Designers should understand how the US market works and use that knowledge to create successful relationships with businesses, say experts.
So you think you can sell your stuff in the US? For many local designers, seeing their clothes on the racks of Barneys or Neiman Marcus would be the ultimate dream. And as dreams go, it’s not entirely unreachable. But designers – and manufacturers – need to have a greater understanding of how the US market works, and to use that knowledge to create successful and long-lasting relationships with their business partners, according to industry experts who came to Cape Town last month for the second annual Source Africa trade event. The event combines a trade exhibition by various textile, apparel and footwear manufacturers from throughout Africa with business seminars and panel discussions.
Think of it as Sourcing 101, the equivalent of being doused with cold water in order to confront the realities of doing business in America. The preferential trade programme, the African Growth and Opportunity Act, enacted in 2001, and up for renewal in September 2015, has paved the way for African manufacturers to get their textile, apparel and footwear exports into the US on a tariff-free basis, while simultaneously offering US retailers a sourcing alternative to China.
The question is, how viable a sourcing alternative is Africa?
While it’s tempting to want to try to be the next China, one of the speakers, Mercedes Gonzalez, a New York-based buyer in the garment industry with over 25 years’ experience who runs her own firm, Global Sourcing Companies, urged that South Africa aim to be the new Italy. “You want quality. You want small production. You want craftsmanship. All these things you can do.”
According to another speaker. Geoffrey Lurie, from retail consulting and international brand-building company Marvin Traub Associates, “What happens in China is: you have the fabric and piece goods, the manufacturing ability, and the ports to be able to support just-in-time inventory. But, if you’ve got the mills that can produce the fabrics here in Africa so that you can deal with orders through the manufacturing process, through the shipping process so that the days to delivery are shorter, you have a chance of making it in America.”
Instead of aiming for the mass-market chains or big department stores, Gonzalez and Lurie agreed, local designers and manufacturers would do better off targeting the smaller specialty stores, little boutiques around the country that speak to a sophisticated clientele looking for something different and well made.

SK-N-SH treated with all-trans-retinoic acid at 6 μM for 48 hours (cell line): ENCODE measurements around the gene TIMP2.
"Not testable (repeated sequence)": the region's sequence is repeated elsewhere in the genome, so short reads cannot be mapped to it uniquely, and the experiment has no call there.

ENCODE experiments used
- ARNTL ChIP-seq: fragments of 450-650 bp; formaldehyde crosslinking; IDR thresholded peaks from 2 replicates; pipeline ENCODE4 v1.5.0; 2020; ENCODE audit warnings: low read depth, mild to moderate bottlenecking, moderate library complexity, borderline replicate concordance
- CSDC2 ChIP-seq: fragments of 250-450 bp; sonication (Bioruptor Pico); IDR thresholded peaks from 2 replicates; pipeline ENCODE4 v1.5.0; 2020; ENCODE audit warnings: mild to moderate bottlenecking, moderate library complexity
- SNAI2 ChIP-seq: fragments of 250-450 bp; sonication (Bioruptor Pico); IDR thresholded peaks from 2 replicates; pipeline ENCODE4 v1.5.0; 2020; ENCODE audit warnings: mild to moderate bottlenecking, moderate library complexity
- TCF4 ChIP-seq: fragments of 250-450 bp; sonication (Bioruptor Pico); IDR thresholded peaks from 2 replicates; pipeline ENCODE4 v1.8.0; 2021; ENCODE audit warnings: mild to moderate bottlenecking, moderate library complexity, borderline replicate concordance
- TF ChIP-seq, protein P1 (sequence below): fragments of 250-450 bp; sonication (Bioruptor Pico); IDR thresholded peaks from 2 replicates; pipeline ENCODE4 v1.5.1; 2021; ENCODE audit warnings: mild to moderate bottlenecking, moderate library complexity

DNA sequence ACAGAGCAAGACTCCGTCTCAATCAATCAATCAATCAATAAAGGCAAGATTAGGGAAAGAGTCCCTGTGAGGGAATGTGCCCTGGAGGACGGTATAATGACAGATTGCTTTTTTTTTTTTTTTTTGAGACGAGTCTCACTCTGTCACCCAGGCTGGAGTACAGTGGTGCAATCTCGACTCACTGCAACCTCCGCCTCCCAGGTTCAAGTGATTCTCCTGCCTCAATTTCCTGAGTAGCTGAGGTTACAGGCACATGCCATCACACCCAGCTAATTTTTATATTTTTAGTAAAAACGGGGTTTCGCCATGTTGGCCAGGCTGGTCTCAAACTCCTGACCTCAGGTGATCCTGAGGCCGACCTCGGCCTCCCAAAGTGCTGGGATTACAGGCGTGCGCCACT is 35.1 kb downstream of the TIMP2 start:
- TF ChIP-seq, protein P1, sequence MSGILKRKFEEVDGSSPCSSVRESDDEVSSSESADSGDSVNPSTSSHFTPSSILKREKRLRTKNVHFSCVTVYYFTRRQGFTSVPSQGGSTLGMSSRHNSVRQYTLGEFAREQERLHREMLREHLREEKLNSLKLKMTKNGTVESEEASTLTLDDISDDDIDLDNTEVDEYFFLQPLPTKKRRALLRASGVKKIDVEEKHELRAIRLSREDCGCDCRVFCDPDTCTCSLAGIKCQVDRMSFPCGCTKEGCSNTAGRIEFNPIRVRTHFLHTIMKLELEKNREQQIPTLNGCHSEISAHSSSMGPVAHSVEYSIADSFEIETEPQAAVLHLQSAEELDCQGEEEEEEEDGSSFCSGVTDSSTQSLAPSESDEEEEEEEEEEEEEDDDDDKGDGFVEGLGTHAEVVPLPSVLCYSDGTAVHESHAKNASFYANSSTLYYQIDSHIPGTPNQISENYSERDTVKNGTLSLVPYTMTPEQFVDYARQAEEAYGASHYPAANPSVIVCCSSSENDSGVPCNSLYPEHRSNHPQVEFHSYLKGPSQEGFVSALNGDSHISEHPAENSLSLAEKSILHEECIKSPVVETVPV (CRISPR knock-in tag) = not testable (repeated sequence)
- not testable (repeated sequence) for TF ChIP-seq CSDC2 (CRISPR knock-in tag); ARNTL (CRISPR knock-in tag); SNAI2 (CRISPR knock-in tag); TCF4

Quality is not an issue; buyers have noted that the level of quality they see coming out of Africa is very good, and manufacturers should capitalise on that.
Gonzalez tends to work with emerging designers; one South African designer who has made an impression on her is Suzaan Heyns.
“When you work with young, emerging designers, however, they typically tend to be a hot mess,” she said. “They’re overpriced, they don’t know what they’re doing, their deliveries are terrible. They watch Project Runway or some reality TV show and think they know how the business is run. So we developed a programme to try to get a better product from these emerging designers, because the consumer is hungry for something new.”
The consumer, she added, was tired of product development. “They don’t want to wear the same denim jacket, the same leggings, the same shirt that everybody has. They don’t want to drink the same Starbucks coffee everybody.”
Continuing with the coffee analogy, Gonzalez said Ethiopian coffee is universally recognised as the best coffee in the world. “Why can’t Africa be as internationally recognised for its textiles and quality clothing and footwear? But it’s going in that direction. I feel it.”
Doing business in the US
In a presentation, she laid bare her primer for doing business in the US. She said that any designer or manufacturer wanting to enter the American market has to decide: Who is your target market? What are your price points? What retailers fit your market? What is your niche? How will you contact retailers?
In other words, as another speaker Len Pesko advised, “be prepared and do your homework”.
Pesko is a footwear retail specialist with many years of experience in the footwear industry. He runs his own East Coast-based global sourcing and consulting firm, Modern Pulse Consulting Group, which he co-founded in 2009. “What retailers are looking for are viable, reliable business partners.”